For much of the season as the Seattle Mariners hovered around .500 ball I would often invoke how one frustration was that they were almost putting it together, almost making the dramatic comeback, but as Brandy told us in 1998, almost doesn’t count. Unless… it does count. Sort of. This weekend has been steeped in narrative, of the past and the future, and how the present is a bridge. On the weekend where Seattle celebrated one of their pitching legends, their next wave of talent in that arena was on full display, as the Mariners went head-to-head with the other hottest team in the American League, the Baltimore Orioles. To start the day the series was split at a game each, and while pitching took center stage for much of the game, it was late inning hitting heroics that stole the show and let the Orioles come out on top of the Mariners 5-3 in ten innings.
I’m not going to sell you on some grandiose idea that some bad luck in some close games is worth celebrating; a loss is a loss and it doesn’t feel good, a series loss even more so. If I were to say that today’s game felt good as it ended, you might balk at the idea. But in a game that arguably was one miscalled balk away from a different victor, it is not hard to defend that there was some silver lining to be gleaned.
Bryce Miller wasn’t nearly so sharp this time around as he has shown to be capable, but did more than enough to keep his team in it. His velocity was fine but his whiffs were down, unable to miss bats with the fastball which much of his success rides on. He twirled eighty-five pitches that landed for sixty strikes, across 5.2 innings, and he gave up one earned run on five hits, striking out two and walking two as well. Today was a more disappointing version of Miller than what we know he is capable of, but if today’s line is disappointing then that is almost worth being excited about.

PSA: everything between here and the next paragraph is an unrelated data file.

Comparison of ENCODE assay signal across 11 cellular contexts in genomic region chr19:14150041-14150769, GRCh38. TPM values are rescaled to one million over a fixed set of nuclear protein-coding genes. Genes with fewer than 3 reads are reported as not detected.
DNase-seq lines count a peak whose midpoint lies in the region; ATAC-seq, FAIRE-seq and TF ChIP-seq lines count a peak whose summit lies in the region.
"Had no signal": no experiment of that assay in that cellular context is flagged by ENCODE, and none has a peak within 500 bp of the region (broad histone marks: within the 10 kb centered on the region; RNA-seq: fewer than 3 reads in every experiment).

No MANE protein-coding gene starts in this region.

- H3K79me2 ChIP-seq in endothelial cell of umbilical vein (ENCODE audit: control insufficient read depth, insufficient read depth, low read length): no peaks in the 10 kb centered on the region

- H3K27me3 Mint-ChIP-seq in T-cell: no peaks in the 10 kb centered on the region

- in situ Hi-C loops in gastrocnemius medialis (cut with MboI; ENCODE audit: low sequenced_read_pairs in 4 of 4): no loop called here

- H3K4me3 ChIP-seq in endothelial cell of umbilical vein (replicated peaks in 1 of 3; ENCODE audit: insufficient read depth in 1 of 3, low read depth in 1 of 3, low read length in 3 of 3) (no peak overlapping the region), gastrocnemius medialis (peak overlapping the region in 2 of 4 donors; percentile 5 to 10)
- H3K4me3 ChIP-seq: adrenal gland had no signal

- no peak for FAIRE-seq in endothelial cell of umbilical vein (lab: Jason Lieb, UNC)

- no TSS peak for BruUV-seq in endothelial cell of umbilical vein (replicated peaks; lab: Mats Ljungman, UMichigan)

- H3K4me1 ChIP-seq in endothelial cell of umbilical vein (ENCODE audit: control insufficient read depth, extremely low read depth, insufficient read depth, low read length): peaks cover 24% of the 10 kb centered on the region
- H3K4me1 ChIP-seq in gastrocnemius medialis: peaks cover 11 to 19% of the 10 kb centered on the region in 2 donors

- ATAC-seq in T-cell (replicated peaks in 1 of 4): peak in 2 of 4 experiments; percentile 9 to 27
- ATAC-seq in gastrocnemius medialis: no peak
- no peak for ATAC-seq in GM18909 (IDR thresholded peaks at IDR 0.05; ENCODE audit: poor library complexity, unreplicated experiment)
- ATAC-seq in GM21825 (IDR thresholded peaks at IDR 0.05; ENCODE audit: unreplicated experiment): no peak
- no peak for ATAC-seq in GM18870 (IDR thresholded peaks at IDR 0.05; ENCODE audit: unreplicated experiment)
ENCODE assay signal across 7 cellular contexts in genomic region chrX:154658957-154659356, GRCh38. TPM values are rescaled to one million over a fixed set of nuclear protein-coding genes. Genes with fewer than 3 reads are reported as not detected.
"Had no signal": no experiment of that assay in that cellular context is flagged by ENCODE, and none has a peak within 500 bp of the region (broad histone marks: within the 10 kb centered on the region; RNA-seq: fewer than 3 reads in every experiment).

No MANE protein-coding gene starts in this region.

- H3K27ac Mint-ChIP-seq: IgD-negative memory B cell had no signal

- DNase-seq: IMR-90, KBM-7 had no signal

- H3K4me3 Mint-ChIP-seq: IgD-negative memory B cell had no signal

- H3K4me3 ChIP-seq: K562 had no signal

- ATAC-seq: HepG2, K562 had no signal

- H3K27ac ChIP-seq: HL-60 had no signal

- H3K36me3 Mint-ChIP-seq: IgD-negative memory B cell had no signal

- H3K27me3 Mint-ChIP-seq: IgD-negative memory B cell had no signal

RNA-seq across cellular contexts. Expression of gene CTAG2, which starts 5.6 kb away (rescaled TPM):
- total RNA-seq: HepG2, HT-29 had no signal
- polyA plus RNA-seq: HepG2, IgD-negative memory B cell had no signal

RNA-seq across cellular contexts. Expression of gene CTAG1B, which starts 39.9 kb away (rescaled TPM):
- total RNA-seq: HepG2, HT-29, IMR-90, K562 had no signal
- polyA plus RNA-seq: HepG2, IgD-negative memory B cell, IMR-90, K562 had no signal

All of today’s runs for the Seattle Mariners came directly as a result of players acquired from the Paul Sewald trade. Josh Rojas had his best game since joining the team. He reached on a walk in the bottom of the third inning, advanced to second on a Julio grounder, and came around to home when Eugenio Suárez singled him home. Rojas would once again score in the bottom of the fifth, first getting on base by looping one into center field for a single. Julio lined one into left field that had some run on the grass all the way to the wall, allowing Rodríguez to reach second safely and scoring Rojas all the way from first, and giving the Mariners the lead for the first (and only) time tonight. Rojas was of course rewarded for his 1-for-1, one walk, two run night with being pinch hit for by Tom Murphy in the seventh, only to strike out swinging.
It was a close game going into the ninth, and after a one run, ten inning loss the night before, it was almost perfect for the Mariners. But almost…
Andrés Muñoz came in to work the ninth inning and things started out well enough, getting Austin Hays to strike out on three pitches. From there Jordan Westburg hit a ground-rule double, James McCann walked on five pitches, and Adley Rutschman came up to bat. More dramatic swings in momentum would come later, but this might actually be where the Mariners lost the game most. As Muñoz delivered, third base umpire Adam Beck called a balk, advancing the runners to second and third with only one out. Now, the reaction I saw the most to this play was “what even is a balk?”, and while I won’t attempt to define it here, I can tell you that what Muñoz did was not a balk. Not even almost. Manager Scott Servais agrees.